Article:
In 2013, global average sea level was 1.5 inches above the 1993-2010 average, which is the highest yearly average in the satellite record (1993-present). Overall, sea level continues to rise at a rate of one-eighth of an inch per year.
Upper ocean heat content has increased significantly over the past two decades. An estimated 70 percent of the excess heat has accumulated in the top 2,000 feet of the ocean, and the rest has flowed into deeper ocean layers.
The globally averaged sea surface temperature in 2013 was among the 10 highest on record, with the North Pacific reaching an historic high temperature. ENSO-neutral conditions and a negative Pacific Decadal Oscillation pattern had the largest impacts on global sea surface temperature in 2013.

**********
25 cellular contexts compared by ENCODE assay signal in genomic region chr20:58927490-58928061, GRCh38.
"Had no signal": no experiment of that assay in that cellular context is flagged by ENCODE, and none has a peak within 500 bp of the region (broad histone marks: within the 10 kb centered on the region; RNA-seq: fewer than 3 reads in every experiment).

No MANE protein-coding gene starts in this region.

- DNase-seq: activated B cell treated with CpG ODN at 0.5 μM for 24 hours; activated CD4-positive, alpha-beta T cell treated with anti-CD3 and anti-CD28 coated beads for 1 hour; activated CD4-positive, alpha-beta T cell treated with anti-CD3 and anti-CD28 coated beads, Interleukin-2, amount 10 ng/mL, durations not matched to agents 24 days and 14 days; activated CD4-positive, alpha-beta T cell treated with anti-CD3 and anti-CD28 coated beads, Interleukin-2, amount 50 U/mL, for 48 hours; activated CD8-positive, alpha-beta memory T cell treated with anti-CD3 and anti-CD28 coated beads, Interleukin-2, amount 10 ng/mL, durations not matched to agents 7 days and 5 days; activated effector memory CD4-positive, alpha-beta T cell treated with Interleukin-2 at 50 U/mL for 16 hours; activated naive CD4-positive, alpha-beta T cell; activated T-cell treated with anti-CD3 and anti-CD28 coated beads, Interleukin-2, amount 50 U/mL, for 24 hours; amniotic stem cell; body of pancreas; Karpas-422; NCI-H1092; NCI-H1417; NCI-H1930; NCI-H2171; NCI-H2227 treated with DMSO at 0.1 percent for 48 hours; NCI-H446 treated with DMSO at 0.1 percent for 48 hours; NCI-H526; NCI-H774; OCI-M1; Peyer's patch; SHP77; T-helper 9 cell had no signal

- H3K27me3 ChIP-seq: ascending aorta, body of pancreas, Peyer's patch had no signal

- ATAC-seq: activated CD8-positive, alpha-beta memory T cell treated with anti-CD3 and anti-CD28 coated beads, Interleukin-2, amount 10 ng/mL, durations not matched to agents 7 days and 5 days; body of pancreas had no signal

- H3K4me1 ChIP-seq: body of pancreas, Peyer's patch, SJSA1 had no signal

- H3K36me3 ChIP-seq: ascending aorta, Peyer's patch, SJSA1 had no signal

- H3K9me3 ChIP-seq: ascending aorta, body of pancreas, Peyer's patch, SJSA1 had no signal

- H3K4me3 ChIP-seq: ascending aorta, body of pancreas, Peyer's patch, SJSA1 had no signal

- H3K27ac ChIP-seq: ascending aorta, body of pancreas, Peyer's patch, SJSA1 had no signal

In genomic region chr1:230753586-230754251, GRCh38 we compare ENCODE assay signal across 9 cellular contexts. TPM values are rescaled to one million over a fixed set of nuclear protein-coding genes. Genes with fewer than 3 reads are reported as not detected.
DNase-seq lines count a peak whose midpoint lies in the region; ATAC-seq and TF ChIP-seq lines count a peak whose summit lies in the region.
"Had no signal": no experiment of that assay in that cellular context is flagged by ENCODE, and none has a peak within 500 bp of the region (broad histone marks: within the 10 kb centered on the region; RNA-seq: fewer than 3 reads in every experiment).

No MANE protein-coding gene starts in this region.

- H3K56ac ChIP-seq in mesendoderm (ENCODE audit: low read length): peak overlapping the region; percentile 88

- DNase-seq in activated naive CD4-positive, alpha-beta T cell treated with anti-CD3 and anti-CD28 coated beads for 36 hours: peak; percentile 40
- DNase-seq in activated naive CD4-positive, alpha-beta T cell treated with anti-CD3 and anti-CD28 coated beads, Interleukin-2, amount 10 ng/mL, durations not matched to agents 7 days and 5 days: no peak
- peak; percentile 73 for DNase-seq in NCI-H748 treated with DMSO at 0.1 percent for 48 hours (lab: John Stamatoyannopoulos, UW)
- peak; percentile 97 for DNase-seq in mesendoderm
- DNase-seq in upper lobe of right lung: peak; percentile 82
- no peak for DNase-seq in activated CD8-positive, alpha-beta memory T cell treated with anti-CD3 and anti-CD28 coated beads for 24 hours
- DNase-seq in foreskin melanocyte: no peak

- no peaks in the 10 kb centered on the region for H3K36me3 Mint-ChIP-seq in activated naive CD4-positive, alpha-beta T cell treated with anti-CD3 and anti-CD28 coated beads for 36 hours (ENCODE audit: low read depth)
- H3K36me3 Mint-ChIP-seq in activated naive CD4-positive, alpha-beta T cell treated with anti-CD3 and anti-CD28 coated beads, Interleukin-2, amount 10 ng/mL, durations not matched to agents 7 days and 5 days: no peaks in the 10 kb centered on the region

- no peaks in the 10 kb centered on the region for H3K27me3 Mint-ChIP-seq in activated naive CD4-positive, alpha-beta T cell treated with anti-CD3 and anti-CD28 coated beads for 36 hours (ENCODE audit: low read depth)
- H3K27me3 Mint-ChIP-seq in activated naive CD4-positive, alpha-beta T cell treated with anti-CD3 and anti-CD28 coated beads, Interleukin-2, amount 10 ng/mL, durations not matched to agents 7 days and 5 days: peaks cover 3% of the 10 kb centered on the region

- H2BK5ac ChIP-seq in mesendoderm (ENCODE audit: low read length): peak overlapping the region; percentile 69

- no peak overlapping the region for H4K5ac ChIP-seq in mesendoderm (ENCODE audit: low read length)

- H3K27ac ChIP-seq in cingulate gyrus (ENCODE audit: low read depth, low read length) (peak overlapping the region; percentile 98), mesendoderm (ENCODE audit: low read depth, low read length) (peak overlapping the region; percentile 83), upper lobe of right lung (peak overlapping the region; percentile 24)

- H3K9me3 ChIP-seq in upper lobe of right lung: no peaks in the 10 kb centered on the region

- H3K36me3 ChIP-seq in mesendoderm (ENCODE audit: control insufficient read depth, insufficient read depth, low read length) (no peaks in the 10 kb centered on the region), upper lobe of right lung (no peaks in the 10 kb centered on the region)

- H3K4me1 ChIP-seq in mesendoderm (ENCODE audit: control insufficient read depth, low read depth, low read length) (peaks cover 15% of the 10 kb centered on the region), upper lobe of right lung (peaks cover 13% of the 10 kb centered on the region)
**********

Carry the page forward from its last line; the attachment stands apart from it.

Why on Earth are climate scientists so interested in the West Antarctic ice sheet? This remote region of the seventh continent has been the subject of many recent research explorations--the results of which have been described in the news with words like “collapse,” “irreversible,” and “huge.”
Last summer, climate conditions were primed to deliver an above-average—possibly very active—hurricane season in the Atlantic. And then...? The 2013 Atlantic Hurricane season produced the fewest number of hurricanes since 1982. What happened?